Decorated Hendo chases one more title

Dan Henderson has nothing to prove in mixed martial arts. But that won't stop him from trying.

Henderson, 43, has a rematch with Vitor Belfort this Saturday in the headlining contest of UFC's event in Goiania, Brazil -- some 16 years after the American's hurried yet successful fighting debut there.

Coming off consecutive lackluster performances, Henderson (29-10) steps into the Octagon against Belfort (23-10) knowing another defeat could precipitate his departure from the UFC. Operating on the last fight of his contract, Henderson claims UFC officials are waiting to see how he fares before entering discussions over terms of a new deal. That sounds prudent after Henderson dropped split decisions to Lyoto Machida and Rashad Evans.

The UFC is where he wants to be, Henderson said, and he's hoping to sign for four more fights, because winning a belt in the Octagon is "the extent" of his goals at this stage. To do that, he needs to defeat a legion of assassins at 185 or 205 pounds, and odds are long that Henderson would make good on those plans.

Even if he's sincere about feeling as healthy and prepared as he can be since having knee surgery at the end of 2012, there's no guarantee that Henderson can maneuver past Belfort, who's coming off spectacular back-to-back finishes, making this contest a rare bit of matchmaking by the UFC, because winners and losers don't usually square off.

The pair, meeting at 205 this weekend, competed at the same weight in 2006, when Pride Fighting Championships visited Las Vegas for the first time.

"He's more dangerous than he used to be, but I am, too," Henderson said Sunday while traveling from the U.S. to Brazil. "I feel I have more tools I can utilize, and that makes it tougher on him."

Belfort kicks much better than he did seven years ago, though Henderson isn't necessarily concerned about any of that. The former two-division Pride champion expects to break him like he did in Las Vegas.

Henderson's confidence stems from knowing Belfort used anabolic agents for their first fight and still fell short. The "Phenom" claimed over-the-counter supplements were the culprit for a positive test, but Henderson is of the opinion that previous steroid use is the real reason Belfort qualifies for testosterone replacement therapy today.

“That wasn't the case I had,” Henderson said. “I never touched steroids. But I still have low testosterone. I am on TRT so I can't really point fingers too bad, other than the fact that I've never taken steroids and he has. With that being said, I don't really care what he's on or not on -- I'm going to beat him up no matter what. Just like the last time I fought him."

In 2007, Henderson sought and received a use exemption for hormone replacement therapy, and has since fought the majority of his bouts, largely without controversy, while using treatments designed to lift testosterone levels from abnormally low to normal ranges.

After skipping TRT for his previous fight in Winnipeg, Manitoba, because the commission declined to approve a use exemption, Henderson is back on the treatment for the Belfort rematch. The Brazilian commission overseeing the event has required lab work each fortnight during camp, he said. None of this bothers Henderson, who has kept records and undergone tests to “cover my ass” since the start of his hormone program.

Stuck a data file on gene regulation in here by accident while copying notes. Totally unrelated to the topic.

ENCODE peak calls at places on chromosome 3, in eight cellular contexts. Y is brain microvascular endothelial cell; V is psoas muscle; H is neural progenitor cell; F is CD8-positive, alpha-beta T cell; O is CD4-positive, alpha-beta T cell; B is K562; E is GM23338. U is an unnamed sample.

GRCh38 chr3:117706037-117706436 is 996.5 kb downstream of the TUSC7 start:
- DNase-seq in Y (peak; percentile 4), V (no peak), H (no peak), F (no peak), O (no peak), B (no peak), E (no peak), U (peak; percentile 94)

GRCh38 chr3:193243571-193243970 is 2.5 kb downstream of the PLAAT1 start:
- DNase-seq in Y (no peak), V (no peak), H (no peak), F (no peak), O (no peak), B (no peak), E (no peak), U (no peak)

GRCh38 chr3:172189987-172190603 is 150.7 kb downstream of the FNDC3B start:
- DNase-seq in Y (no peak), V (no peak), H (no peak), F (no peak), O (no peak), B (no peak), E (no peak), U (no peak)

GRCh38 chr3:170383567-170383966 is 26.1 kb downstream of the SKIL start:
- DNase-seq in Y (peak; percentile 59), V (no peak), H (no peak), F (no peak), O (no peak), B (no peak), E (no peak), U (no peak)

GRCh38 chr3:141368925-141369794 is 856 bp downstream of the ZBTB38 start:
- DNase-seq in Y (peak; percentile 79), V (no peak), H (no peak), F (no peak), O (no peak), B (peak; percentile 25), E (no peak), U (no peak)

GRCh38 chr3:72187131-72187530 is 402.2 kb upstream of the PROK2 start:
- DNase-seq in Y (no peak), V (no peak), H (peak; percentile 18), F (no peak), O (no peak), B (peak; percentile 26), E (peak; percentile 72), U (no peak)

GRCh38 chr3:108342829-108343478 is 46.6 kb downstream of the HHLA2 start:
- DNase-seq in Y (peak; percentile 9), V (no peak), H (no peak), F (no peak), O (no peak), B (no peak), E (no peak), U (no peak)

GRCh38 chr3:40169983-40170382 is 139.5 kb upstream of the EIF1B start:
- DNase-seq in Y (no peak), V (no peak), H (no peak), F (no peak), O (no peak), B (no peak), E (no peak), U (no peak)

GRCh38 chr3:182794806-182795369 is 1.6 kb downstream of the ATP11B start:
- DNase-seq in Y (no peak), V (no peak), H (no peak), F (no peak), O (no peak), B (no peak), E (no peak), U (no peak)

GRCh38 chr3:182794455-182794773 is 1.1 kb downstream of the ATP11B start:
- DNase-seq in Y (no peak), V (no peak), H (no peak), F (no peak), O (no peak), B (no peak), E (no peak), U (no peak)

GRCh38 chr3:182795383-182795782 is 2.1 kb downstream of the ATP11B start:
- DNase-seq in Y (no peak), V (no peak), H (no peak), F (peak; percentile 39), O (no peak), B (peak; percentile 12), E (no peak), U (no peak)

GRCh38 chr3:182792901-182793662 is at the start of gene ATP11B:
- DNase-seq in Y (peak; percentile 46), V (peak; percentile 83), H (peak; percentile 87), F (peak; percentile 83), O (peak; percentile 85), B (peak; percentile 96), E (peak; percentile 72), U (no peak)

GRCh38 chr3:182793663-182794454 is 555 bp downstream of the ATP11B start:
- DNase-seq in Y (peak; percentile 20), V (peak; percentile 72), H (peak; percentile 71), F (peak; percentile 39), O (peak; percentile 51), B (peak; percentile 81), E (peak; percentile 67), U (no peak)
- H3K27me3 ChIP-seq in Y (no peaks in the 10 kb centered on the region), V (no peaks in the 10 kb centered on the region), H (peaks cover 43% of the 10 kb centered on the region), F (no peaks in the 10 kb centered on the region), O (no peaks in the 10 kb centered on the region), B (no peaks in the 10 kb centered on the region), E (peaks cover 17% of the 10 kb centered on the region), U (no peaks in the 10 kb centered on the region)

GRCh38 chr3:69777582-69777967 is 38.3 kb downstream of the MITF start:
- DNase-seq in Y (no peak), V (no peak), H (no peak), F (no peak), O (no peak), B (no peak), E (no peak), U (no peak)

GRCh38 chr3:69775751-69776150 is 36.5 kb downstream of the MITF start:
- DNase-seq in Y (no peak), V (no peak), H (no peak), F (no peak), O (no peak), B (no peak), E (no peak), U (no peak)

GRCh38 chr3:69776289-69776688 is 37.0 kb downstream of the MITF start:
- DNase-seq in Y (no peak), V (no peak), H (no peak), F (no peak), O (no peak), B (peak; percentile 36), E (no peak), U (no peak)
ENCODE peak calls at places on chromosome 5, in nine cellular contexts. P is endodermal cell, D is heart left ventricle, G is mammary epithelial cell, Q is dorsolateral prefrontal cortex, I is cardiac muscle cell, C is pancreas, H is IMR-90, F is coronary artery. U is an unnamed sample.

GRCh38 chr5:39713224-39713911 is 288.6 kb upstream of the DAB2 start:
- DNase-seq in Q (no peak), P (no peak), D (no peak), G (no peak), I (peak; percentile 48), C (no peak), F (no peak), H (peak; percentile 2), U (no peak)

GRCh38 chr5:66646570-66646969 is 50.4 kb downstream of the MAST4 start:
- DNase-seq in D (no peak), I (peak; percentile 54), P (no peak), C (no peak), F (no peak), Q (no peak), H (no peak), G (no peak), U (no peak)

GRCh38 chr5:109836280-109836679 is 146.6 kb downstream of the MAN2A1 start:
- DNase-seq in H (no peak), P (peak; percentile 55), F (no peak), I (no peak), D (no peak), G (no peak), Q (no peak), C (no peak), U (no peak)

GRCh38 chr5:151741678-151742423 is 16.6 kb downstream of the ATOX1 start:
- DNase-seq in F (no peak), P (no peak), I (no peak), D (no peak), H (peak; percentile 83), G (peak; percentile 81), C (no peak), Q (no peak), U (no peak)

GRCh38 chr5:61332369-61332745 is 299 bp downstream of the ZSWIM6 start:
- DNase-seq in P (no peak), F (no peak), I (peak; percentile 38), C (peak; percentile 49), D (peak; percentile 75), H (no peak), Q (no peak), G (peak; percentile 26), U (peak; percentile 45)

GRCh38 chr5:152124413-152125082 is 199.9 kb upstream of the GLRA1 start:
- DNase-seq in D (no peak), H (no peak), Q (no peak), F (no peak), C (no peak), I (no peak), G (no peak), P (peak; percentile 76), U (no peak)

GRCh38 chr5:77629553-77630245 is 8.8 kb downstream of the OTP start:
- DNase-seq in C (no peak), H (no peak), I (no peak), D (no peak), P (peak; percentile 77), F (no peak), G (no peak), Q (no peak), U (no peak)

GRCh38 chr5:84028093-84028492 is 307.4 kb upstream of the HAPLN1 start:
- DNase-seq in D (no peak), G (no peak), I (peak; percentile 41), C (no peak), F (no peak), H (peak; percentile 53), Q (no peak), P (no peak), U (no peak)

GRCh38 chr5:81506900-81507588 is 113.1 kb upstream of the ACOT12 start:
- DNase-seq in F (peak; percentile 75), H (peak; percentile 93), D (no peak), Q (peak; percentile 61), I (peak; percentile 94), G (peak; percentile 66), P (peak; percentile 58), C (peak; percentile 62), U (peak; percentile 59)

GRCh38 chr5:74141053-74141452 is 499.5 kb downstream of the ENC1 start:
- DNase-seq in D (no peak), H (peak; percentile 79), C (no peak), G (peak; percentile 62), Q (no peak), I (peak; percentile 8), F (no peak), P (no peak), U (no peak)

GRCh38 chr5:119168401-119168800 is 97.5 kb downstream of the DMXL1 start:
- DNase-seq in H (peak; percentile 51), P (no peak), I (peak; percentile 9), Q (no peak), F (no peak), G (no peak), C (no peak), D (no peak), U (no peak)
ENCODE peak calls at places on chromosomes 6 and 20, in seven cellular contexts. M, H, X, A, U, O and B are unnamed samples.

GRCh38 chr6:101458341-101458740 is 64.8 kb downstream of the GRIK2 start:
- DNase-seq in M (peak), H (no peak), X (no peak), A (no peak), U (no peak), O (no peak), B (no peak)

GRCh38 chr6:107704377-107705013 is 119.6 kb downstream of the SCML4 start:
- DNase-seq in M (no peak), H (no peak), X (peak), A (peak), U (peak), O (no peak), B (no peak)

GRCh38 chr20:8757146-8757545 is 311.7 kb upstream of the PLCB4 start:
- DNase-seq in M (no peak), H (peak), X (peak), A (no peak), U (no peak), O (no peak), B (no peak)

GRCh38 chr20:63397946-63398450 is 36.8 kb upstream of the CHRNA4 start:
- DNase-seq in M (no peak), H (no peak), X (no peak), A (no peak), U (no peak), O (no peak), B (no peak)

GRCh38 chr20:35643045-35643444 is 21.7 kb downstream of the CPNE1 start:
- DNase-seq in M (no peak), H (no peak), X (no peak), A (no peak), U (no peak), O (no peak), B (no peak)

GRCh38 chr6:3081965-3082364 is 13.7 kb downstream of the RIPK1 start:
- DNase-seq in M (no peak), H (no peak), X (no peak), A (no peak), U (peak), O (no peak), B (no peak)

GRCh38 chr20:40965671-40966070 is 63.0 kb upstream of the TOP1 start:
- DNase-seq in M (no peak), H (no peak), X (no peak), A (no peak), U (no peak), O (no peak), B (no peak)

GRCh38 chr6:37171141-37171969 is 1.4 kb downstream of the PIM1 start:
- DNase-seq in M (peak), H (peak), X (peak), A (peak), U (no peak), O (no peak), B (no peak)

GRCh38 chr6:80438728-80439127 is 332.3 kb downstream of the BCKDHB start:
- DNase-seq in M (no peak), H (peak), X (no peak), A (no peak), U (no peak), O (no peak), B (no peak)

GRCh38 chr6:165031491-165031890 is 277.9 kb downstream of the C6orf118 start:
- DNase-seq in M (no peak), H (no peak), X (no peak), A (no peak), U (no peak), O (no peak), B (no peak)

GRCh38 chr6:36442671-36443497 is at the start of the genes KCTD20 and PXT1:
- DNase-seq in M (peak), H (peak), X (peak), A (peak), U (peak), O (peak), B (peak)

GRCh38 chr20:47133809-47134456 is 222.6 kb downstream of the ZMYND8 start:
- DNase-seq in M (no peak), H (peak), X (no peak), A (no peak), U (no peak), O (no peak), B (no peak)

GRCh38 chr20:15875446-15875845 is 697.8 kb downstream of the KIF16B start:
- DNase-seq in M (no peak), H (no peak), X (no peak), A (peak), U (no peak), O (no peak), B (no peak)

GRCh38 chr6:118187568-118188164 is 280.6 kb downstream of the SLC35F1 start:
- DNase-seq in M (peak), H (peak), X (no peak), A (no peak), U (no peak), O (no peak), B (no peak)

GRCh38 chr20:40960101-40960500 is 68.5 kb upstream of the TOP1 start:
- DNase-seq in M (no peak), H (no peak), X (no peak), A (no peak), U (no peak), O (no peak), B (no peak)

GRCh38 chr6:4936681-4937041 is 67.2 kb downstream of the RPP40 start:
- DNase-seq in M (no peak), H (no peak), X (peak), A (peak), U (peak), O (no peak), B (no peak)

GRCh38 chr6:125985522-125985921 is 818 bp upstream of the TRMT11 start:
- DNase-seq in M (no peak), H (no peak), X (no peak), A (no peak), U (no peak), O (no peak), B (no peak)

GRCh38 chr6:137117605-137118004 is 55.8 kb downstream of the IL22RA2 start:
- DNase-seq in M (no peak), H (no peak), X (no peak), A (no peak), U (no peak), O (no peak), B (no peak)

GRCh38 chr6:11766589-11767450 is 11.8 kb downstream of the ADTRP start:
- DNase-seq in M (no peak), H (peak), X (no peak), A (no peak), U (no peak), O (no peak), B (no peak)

Asked if he felt right for this fight because of renewed treatments, Henderson said, "I just feel like I'm back to where I was, and I don't think it has anything to do with that."

Unless something goes unhinged, Henderson’s return to Brazil won’t mimic his experience from 1997. At the time, Henderson was set to travel to Brazil with his friend and teammate Randy Couture, who was also lined up to fight for the first time. Couture, however, got the call from UFC, and made his debut there. The rest is history.

With “The Natural” bowing out of the Brazil Open ’97, super heavyweight wrestler Tom Erikson, a coach at Purdue University, stepped in. Erikson managed two knockouts, including a particularly vicious one in 71 seconds over future UFC champion Kevin Randleman.

Henderson remembers having “fun, but at the same time I was a little nervous,” he said. "I had about two weeks of training or less for MMA. I was just a wrestler, basically."

A little more than five minutes into Henderson’s pro debut, the referee intervened and the American was declared the winner over Crezio de Souza. Fans reacted badly to the stoppage, and Henderson remembers a mob of about 50 people had to be talked off the ledge by Souza and the referee.

"Luckily, the height of the cage walls was about 10 feet high,” Henderson said, “so no one tried to climb over.”

Such was the inclination of Brazilian fight fans at the time. A couple of months after Henderson won twice in one night to kick off his important career, an infamous riot during Renzo Gracie’s fight with Eugenio Tadeu at Pentagon Combat essentially shut down big-time mixed martial arts in Brazil -- until the UFC relit the pilot light in 2011.

More than 16 years since his debut, Henderson can, without sounding silly, boast of being among the most accomplished fighters in the sport. He said the experience has flown by, and there are things yet to do.

"I will continue fighting regardless if I win or lose this fight,” Henderson said. “I'm not done at all."